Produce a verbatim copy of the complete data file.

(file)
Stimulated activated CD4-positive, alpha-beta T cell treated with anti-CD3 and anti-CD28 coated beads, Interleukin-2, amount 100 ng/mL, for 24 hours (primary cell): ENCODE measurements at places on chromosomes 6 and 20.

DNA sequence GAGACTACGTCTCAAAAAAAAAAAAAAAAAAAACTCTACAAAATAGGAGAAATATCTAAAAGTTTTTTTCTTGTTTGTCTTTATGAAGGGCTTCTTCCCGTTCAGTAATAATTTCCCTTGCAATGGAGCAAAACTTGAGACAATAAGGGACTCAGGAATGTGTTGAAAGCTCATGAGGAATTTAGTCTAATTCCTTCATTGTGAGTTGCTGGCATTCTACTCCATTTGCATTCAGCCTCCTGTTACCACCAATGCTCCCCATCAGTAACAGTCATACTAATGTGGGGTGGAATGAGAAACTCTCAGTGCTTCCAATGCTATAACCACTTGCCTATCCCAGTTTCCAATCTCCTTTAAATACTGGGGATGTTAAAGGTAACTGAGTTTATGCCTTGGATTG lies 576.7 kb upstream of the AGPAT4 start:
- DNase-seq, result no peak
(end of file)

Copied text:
Stimulated activated CD4-positive, alpha-beta T cell treated with anti-CD3 and anti-CD28 coated beads, Interleukin-2, amount 100 ng/mL, for 24 hours (primary cell): ENCODE measurements at places on chromosomes 6 and 20.

DNA sequence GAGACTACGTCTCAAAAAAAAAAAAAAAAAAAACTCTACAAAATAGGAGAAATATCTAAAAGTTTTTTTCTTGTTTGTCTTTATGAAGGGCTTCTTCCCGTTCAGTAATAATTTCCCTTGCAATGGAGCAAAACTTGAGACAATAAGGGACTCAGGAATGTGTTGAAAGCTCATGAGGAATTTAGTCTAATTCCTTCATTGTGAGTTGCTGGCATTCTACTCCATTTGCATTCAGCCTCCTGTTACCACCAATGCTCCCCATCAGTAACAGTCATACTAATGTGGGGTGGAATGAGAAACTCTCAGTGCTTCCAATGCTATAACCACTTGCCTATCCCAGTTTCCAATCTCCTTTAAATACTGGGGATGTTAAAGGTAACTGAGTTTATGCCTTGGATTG lies 576.7 kb upstream of the AGPAT4 start:
- DNase-seq, result no peak